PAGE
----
I used to think of this as a case by case issue but in reality, it shouldn’t be. I’m not going to give you the whole “everyone is treated exactly the same” speech because I just don’t believe this is true in any program. The reason – all of our players are human and they are all coming from a different world and different situations. Below, are merely suggestions on how can handle a power player that just can’t seem to get it straight. However, the one rule I do think you should live by, is to coach what you believe in and don’t waiver from that for anyone.
How do you plan around a person who could possibly be a major part of your team but can’t commit?
The answer is simple, don’t plan to have them in your program. If this player is as good as you think, you will be able to adjust if he decides to commit. If he doesn’t commit and you didn’t have a plan B in place, then you are really in trouble. Plan B might not make you better but it will keep you competitive.
Is it fair to babysit one player over another?
For me this is always a fine line. I feel my job as a coach goes way beyond winning and losing. I am not just trying to build great ball players but even better adults. With that, has to come patience and understanding. My coaching staff and I create an atmosphere where the main issues are black and white and everything else is an opportunity to grow.
However, there are certain things I will not tolerate in my program:
- Any disrespect to the coaching staff or members of the school staff
- Any troubles with the law after they have been in our program
- Cheating in academics
- They stop improving themselves (e.g., timeliness, attitude, etc.)
These will lead to dismissal from the team or significant suspension from the team. I don’t care how good you are, team morale and values are more important to me, the individual and and the team.
What I am looking for is improvement. My players are not going to change overnight. They have been raised and taught a certain way for years before they fall into my hands, so this is going to be something that will take time. The best thing I can do for them is to create as many black and white situations as possible and make sure they know what the consequences are and that they had better take me and the rest of my coaching staff seriously.
If I can get my players to understand the importance of passing classes, body language, following through on promises, taking care of more than just themselves, then yes, the “babysitting” is all worth it. You might not reach everyone but the ones you do, will never forget.
Do you expect to go into every season knowing there will be a problem player?
I don’t because what I am hoping for is that we have already ironed all of these problems out during the summer or the off season. Whether it’s with individual players and their situations or new recruits seeing how I handle these problems with their teammates. Create the culture from the start and your players will be able to figure out what you do and don’t care about e.g., talent. If they can’t conform to our program’s standards, they will not be part of our program.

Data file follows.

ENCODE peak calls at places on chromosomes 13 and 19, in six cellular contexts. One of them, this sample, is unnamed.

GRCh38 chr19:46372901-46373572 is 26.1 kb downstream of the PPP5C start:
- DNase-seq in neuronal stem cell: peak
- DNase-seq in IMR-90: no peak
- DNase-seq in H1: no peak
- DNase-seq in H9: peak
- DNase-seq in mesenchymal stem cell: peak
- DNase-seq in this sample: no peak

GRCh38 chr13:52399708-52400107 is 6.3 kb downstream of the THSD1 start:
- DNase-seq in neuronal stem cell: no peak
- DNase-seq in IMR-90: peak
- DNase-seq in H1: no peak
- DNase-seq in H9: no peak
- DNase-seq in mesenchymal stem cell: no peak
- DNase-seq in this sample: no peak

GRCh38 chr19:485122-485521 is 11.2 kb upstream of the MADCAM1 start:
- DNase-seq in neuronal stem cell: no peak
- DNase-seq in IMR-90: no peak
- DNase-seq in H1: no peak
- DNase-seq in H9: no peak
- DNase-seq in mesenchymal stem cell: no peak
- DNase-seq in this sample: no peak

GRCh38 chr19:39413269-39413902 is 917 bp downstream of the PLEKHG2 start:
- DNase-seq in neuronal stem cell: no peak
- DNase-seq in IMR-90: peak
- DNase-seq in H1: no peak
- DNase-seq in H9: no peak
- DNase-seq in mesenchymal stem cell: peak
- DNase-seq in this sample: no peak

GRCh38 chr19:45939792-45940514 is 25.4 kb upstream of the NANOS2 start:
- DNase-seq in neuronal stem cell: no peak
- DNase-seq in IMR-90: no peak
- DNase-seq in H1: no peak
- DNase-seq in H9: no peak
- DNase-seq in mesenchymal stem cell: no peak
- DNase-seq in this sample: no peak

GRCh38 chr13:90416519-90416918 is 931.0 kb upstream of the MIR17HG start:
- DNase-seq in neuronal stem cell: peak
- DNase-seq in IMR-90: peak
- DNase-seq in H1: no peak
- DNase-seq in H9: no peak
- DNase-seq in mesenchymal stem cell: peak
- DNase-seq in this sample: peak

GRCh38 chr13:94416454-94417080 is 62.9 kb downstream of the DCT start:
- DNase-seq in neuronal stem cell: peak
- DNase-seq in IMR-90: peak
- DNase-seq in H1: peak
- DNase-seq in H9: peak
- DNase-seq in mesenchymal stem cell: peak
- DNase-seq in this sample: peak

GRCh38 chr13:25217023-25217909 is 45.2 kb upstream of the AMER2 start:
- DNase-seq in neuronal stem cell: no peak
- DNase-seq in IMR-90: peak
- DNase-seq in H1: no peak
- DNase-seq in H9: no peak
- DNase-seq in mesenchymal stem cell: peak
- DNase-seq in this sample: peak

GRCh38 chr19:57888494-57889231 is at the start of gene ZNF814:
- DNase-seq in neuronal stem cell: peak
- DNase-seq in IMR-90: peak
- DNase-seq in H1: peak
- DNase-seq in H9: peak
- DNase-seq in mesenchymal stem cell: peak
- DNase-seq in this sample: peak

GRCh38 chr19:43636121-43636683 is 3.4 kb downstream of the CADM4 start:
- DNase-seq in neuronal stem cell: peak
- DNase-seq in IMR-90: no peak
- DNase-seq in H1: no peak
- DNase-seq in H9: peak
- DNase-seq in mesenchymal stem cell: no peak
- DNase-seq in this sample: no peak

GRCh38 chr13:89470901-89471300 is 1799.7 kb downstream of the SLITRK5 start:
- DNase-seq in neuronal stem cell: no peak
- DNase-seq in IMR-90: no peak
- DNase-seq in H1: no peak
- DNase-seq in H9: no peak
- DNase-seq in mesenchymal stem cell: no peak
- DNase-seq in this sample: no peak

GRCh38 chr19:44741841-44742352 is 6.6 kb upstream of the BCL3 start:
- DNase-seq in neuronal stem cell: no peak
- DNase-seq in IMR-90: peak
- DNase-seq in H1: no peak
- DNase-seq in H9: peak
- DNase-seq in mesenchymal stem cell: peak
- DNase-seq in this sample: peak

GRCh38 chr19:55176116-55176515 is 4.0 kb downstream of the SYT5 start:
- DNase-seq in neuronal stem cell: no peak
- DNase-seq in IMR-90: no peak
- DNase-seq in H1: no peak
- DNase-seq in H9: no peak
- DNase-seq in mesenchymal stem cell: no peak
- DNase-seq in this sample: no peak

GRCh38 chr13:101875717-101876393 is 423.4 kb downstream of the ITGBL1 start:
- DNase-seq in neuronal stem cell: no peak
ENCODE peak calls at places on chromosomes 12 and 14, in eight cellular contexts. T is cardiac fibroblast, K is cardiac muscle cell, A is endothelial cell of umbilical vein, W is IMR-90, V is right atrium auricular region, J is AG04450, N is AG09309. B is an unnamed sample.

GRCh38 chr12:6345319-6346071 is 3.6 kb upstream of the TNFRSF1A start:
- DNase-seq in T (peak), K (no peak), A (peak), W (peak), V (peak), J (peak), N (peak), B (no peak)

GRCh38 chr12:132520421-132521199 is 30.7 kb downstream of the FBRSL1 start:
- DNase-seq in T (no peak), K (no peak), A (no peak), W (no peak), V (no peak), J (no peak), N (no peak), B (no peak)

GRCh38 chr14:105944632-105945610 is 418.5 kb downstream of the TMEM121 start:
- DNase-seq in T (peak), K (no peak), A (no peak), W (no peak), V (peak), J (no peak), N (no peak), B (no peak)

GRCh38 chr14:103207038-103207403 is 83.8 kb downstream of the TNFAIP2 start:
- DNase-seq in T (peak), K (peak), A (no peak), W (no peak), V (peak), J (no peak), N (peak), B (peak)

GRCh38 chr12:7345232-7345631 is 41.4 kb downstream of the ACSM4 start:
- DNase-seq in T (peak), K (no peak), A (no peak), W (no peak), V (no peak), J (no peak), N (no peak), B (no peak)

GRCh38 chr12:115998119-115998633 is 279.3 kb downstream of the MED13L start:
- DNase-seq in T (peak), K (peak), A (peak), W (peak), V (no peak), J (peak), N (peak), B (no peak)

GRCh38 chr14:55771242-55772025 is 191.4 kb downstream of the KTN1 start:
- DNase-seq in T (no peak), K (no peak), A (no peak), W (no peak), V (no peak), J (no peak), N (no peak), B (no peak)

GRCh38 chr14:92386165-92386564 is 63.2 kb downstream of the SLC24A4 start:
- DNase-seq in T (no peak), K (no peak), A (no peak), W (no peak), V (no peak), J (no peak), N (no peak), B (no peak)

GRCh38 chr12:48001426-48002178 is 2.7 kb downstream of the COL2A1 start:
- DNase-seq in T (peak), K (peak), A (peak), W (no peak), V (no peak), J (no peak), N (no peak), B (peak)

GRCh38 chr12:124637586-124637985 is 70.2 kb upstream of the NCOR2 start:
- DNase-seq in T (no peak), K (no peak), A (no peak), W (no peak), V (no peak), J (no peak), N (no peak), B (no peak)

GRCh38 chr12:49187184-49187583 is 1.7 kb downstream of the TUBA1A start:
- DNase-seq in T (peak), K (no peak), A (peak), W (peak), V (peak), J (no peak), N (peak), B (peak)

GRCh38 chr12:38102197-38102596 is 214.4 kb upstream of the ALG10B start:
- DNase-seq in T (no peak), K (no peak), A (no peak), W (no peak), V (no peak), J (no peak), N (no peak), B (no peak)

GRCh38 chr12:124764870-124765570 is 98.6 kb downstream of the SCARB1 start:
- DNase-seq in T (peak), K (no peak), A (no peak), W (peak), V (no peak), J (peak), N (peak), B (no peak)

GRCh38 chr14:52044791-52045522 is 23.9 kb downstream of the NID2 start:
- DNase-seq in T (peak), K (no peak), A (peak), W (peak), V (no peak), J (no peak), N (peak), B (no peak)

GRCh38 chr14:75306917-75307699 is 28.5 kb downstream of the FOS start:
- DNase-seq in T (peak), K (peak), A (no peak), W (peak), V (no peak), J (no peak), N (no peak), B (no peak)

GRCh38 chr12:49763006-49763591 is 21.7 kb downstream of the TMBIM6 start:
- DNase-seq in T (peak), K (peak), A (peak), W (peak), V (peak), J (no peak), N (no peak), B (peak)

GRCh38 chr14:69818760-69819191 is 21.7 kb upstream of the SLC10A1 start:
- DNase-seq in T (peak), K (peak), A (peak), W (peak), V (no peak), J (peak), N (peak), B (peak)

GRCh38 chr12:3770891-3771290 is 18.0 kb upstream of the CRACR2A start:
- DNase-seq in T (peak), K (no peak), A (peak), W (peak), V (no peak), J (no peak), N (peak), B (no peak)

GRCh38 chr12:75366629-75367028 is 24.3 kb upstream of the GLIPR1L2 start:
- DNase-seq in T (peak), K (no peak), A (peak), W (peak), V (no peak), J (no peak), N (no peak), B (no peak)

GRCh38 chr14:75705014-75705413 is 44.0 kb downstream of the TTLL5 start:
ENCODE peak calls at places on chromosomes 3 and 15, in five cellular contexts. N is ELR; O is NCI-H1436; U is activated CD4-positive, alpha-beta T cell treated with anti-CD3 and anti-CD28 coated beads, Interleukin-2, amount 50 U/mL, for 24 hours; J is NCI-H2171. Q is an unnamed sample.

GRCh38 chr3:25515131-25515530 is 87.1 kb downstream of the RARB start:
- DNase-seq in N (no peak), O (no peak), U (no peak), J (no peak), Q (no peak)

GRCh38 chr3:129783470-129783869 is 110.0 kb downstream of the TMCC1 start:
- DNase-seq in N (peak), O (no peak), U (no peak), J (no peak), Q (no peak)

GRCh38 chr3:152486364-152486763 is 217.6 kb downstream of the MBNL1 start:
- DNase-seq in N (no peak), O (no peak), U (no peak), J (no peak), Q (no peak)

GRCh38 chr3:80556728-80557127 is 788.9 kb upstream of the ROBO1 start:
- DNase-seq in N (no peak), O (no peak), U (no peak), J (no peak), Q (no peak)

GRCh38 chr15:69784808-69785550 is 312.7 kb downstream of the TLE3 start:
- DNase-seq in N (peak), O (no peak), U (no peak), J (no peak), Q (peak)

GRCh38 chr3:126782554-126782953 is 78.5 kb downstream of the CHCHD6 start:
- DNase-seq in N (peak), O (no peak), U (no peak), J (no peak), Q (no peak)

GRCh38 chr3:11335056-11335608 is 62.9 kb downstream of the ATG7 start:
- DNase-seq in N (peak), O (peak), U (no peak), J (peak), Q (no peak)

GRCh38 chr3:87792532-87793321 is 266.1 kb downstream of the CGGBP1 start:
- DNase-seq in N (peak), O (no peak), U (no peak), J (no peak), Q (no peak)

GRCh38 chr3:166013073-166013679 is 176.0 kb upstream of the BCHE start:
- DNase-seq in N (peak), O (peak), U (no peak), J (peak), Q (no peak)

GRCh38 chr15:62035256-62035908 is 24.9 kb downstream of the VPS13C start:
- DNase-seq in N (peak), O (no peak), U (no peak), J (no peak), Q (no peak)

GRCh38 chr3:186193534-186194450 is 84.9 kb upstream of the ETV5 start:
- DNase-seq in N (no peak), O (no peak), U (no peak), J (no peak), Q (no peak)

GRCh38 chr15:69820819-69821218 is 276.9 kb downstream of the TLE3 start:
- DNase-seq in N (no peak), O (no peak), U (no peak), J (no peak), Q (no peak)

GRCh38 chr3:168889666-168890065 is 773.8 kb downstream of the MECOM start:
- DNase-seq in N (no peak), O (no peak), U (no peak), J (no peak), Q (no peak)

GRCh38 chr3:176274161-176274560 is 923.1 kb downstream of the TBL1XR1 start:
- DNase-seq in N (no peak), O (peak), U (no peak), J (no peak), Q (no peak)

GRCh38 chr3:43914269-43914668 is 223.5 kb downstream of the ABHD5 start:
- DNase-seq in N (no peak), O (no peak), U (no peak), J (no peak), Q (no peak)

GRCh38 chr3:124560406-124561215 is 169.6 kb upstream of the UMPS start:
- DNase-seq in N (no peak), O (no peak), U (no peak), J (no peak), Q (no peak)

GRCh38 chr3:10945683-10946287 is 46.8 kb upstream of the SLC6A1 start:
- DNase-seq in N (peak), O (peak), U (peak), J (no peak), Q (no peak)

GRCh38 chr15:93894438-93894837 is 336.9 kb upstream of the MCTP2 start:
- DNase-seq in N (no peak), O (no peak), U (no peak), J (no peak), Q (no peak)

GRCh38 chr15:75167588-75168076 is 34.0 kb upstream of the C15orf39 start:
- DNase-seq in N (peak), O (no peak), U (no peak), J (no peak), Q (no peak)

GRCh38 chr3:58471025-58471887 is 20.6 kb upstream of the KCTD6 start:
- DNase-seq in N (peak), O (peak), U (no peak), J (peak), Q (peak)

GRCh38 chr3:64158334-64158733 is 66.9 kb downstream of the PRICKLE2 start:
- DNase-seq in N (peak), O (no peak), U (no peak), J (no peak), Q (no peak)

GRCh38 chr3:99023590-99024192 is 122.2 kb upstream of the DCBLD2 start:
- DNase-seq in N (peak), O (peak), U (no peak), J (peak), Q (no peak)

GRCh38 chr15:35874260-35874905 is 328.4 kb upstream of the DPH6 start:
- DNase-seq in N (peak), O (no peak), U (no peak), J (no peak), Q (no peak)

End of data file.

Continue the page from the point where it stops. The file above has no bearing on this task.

How do you reward an unreliable athlete so they keep coming back?
In my experience, I’ve seen two types of unreliable athletes:
1. They have never had a coach that cares about them and needs as much reinforcement as possible.
What I try to do with this player is to show them that I see every improvement they’ve made, nothing is unnoticed. I might not do this publicly, but every chance I get I let them know they are making necessary changes and that they are on the right path.
2. The one that feels entitled and their previous coach just gave them the keys and let them do whatever they wanted.
I try and challenge this player as much as I can from day one. I do tell them that they are great players (because they are) but I also tell them they can be a lot better. These type of players secretly want the challenge and have wanted it for a long time. They will respond to any and all challenges. Goal setting can be critical with these players all the time and I believe the smaller the detail in those goals the better.
What kind of message are you sending to the athletes that show up every day and work hard on their own?
This is tough but what you should know is that everyone wants to win and these athletes secretly know that without the “superstars” the chance to compete for a championship are smaller. I make it pretty clear from the beginning that I don’t care who you are, I will hold everyone to a high standard and if you fall short there will be consequences. I also tell them at our retreat that everyone is coming from different worlds, some of them had both parents growing up and some of them had none so the only person that knows everyone’s background is me and I need everyone to trust my judgement and the fact that I am going to do what is fair by everyone. I always have and I always will make the tough decision to suspend or release a player if they fall short, even if that means we lose a game or two.
Hopefully you have established a culture where your players don’t fall short, but is they do lets hope that Plan B is strong enough to keep your program going in the right direction. I stole from Coach K the only rule in our program:
“Don’t do anything that is detrimental to yourself, because if it is detrimental to you it is detrimental to our entire program” -Coach K
How do you deal with an unreliable superstar athlete? Do you give them preferential treatment and has it ever backfired on you?